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The Cruel Prince (Folk of the Air Book I) by Holly Black Book Review

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A Cruel Spy and a Knight's Desire.

 

The Cruel Prince is written by acclaimed writer Holly Black, following the extravagant human life of Jude Duarte as she fights for a position of power and control in the land of Faerie where she is anything but welcome. The Folk fear her "father" but there is trouble to be found amongst the youngest prince and his friends. Will Jude succeed in gaining the respect she deserves or will she be forever imprisoned in her mortal shame?

 

Disclaimer! This review is not spoiler free! For the spoiler free version, please follow me on my socials:

 

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This review will be divided into five parts delving into the character building, world building, theme, plot and finally my conclusion and overall verdict. Please do not forget that every reader's experience is different and it does not mean that my views should be yours as well.

 

Now onto the fun part!

 

To start with, I believe the character building in this book was satisfying to say the least. It showed me different sides and different characters which, more often than not, gets forgotten in some novels. There are instances where some characters blend too easily together and their individual characteristics are lost in between individuality and getting along. That is not the case in this book. Each character was given a role and they played it extremely well, they rarely, if at all swayed from the characteristics introduced to them without losing the touch of growth every character needs.

 

The characters were uniquely written and each had some sort of journey they never lost sight of which, to me, is a breath of fresh air. Often enough, I see characters led astray from their ambitions and their general plot to become more likeable and to make them seem more pliable.

 

There were characters I hated, for instance, Valerian—he was a complete douchebag and deserved the death that came upon him. But I also felt hollow once he'd died, like Jude, I felt it went too wrong, too fast and there was nothing else to be done.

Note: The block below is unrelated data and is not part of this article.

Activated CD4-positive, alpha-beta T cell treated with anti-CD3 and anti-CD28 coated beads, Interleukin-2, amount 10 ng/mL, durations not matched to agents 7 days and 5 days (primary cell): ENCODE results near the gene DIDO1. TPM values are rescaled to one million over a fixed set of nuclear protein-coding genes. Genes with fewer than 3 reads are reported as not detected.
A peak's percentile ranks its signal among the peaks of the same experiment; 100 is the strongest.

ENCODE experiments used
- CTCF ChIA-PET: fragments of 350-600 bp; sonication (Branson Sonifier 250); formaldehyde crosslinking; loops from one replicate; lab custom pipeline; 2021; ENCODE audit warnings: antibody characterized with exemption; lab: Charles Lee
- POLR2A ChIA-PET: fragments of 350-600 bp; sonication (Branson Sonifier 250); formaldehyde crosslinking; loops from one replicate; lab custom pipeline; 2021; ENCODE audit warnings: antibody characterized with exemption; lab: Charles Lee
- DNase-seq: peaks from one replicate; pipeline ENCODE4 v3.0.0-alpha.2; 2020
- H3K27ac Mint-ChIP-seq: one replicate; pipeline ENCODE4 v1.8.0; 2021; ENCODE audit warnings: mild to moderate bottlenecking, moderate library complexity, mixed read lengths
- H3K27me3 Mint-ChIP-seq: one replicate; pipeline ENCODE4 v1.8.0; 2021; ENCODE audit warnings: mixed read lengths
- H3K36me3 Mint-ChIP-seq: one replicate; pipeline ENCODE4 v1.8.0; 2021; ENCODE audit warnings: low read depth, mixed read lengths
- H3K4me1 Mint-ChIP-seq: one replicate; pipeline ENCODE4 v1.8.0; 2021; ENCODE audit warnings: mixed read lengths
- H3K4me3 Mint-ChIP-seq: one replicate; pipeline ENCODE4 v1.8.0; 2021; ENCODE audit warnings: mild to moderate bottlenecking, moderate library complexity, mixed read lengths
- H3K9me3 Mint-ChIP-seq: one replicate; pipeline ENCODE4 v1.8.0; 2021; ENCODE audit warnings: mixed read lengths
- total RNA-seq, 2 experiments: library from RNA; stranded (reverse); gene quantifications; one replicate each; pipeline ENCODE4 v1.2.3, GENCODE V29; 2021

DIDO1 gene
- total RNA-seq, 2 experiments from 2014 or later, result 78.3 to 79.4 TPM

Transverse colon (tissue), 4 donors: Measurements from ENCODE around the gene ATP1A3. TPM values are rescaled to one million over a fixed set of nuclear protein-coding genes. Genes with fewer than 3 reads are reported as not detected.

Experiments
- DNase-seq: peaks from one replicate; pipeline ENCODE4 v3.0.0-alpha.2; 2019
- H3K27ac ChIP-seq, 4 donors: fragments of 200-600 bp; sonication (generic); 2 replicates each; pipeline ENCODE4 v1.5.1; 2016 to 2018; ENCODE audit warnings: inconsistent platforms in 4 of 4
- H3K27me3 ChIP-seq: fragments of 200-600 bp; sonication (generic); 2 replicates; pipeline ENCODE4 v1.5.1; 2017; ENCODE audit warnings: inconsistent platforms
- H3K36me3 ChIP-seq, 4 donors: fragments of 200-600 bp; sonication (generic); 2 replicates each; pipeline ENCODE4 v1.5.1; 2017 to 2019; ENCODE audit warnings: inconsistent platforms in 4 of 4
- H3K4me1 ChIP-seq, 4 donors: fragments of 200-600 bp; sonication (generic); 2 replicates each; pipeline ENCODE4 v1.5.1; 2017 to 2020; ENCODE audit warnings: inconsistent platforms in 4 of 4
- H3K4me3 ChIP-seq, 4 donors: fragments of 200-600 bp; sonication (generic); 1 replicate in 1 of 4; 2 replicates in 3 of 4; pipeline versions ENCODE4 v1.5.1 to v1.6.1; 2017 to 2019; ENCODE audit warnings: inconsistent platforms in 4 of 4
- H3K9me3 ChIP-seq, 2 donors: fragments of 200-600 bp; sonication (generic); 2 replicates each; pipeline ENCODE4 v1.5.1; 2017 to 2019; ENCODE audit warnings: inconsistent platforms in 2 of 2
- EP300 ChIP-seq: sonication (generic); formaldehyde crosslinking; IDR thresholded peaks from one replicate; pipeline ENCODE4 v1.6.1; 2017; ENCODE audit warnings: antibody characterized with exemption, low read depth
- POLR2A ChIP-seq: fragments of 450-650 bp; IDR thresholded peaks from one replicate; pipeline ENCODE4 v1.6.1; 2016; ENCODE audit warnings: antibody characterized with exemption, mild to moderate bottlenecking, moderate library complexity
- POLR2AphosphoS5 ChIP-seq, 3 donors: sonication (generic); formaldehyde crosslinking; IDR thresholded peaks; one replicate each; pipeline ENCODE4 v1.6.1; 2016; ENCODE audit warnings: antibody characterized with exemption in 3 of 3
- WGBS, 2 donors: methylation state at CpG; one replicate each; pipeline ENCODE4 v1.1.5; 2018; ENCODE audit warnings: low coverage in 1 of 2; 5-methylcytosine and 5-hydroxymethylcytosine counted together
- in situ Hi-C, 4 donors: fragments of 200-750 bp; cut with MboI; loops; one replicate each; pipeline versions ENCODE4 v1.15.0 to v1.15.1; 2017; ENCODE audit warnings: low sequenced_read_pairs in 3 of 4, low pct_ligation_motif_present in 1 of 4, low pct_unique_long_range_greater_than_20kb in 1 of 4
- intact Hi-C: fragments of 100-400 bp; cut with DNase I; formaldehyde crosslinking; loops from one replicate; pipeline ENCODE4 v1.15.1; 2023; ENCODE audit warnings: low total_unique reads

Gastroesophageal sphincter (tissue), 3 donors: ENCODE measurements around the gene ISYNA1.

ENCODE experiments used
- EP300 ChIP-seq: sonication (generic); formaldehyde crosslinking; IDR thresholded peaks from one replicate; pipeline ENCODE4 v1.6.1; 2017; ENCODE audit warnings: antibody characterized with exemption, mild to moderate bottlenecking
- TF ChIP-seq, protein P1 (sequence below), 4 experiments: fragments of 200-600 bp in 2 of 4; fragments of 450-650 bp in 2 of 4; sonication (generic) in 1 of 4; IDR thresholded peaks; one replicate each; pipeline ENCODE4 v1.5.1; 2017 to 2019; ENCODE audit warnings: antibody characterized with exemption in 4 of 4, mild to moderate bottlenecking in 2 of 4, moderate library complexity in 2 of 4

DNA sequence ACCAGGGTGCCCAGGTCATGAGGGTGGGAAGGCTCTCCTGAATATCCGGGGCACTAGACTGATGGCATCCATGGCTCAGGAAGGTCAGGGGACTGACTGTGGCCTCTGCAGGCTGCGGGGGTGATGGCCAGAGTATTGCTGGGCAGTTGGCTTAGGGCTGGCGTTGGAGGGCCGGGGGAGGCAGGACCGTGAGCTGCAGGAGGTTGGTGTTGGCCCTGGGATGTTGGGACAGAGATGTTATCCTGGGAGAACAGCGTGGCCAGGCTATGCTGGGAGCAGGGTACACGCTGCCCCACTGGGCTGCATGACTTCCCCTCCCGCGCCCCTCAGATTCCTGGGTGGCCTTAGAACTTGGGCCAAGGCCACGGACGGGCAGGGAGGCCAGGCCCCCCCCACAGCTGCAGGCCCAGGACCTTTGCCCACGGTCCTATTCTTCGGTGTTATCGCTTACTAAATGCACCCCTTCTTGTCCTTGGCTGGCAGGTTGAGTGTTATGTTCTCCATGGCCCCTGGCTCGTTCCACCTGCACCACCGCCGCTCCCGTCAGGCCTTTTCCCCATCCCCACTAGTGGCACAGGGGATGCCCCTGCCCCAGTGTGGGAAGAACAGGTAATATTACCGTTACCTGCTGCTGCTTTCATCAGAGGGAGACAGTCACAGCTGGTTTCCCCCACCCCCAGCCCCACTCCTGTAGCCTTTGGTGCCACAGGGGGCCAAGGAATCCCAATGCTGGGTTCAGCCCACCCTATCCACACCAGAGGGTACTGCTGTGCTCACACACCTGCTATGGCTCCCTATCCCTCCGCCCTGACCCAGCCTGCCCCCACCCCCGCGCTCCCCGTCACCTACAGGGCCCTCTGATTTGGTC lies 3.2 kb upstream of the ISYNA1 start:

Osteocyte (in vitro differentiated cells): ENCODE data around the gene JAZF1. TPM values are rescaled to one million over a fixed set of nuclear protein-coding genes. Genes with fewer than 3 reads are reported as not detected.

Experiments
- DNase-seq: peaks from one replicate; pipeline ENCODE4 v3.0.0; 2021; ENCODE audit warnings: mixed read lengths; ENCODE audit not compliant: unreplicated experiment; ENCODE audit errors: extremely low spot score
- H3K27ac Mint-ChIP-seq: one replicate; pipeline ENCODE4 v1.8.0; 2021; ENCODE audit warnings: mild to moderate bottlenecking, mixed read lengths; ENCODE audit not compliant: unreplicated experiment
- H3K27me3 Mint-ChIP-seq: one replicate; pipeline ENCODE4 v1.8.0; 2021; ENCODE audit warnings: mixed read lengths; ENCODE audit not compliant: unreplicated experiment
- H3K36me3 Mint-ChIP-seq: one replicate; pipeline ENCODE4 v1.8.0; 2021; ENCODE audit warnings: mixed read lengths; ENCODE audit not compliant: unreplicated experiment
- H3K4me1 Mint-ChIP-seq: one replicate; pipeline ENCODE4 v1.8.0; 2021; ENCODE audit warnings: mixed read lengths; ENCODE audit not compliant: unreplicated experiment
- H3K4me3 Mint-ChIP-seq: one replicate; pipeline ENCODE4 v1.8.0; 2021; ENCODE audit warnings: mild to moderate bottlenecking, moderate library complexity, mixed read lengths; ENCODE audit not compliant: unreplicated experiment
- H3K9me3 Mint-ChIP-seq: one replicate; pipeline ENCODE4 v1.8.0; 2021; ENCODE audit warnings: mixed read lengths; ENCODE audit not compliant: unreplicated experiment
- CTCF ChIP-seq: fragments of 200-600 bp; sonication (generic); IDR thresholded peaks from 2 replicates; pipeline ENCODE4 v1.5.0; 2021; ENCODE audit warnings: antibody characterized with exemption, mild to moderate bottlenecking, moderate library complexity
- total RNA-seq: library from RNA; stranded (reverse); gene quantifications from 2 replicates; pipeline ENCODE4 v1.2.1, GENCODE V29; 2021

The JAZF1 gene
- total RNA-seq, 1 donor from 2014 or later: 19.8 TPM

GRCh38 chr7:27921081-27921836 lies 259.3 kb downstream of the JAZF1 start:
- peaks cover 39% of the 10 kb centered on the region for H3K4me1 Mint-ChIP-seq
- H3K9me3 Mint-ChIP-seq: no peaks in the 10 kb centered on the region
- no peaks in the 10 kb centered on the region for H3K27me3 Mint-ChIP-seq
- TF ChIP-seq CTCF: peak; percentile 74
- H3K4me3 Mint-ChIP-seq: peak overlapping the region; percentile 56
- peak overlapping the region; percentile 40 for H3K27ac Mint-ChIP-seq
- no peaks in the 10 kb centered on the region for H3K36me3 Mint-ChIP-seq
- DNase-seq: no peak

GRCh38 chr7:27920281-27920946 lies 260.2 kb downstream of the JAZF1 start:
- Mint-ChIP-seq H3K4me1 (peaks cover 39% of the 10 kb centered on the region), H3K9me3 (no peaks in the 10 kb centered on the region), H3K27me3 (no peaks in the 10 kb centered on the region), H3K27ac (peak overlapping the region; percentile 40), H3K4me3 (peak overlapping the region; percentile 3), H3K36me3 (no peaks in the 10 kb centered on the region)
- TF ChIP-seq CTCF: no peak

There were the characters that I'd felt wary of but was cheering on like Locke, I had my assumptions about him and Taryn but was loathe to admit it. On another note, I felt like Taryn seriously needed to get shaken up—but she was also incredibly misunderstood. People deal with traumatic situations differently and in this case, she just handled it extremely poorly, unlike Jude, however, she didn't have the chance or the plot to rebuild herself by becoming the hero of the story.

 

I also felt like the story (in the beginning) felt a lot like Meteor Garden or Boys Over Flowers where a group of guys (in this instance, one girl) bullies an outsider and one of then (in this instance, Locke) makes her fall in love with him through kindness. Unlike those stories however, Locke is a bastard and deserves to crawl into a ditch and rot.

 

 

Second—world building, I felt enthralled by Faerie. It reminded me too much of the Spiderwick Chronicles and all the magical creatures entailed in the field guide. I loved the mention of the different kinds of fey, the rootmen, the toads, even the way Faerie is situated closely with the human world. There were instances however that I was a little lost on how to imagine certain things but I suppose that might just be the differences between Faerie and the human world.

 

I did, however find the description and their trips to the human world slightly awkward. Like it was written from the perspective of a fey who dreams of visiting the human world but can't. Which, if you think about is either clever or poorly written. Either the author is too engrossed in Faerie or she simply did not bother to write too much into the human world.

 

Third—theme, the book revolved heavily around race, politics and, I suppose you could say character building. It focused primarily on Jude's desire to be respected in Faerie and to not be afraid of anyone while navigating the alleyway that is racism; in this case regarding fey vs. humans, in the end having resolved nothing permanently but Jude's hunger for power.

 

Fourth—plot, the plot of the story is filled of different surprises, little twists and some greater solutions to some alarming situations. I felt it was written smoothly, with the right timing, it hadn't felt rushed or too dragged on and it helped me understand Jude and the actions of those around her more.

 

Overall, the book was a fast-paced read. It delighted me to read something so close to stories I loved as a child while giving it an actual unique spin on itself. It's not the same cliché story where you'd know the outcome right away, or even if you found out, it isn't as tacky that you'd wish you hadn't read the book.

 

There are some parts that could have been improved, or made to be less surprising or forced but it's still too little to be given much notice.

 

I believe the book is perfect for fans of The Spiderwick Chronicles, Meteor Garden, strong leads, unconventional romance (and I mean unconventional romance as in it's barely even there) and a fun, fast paced story about fitting in.

 

Final Rating: 🌟🌟🌟🌟


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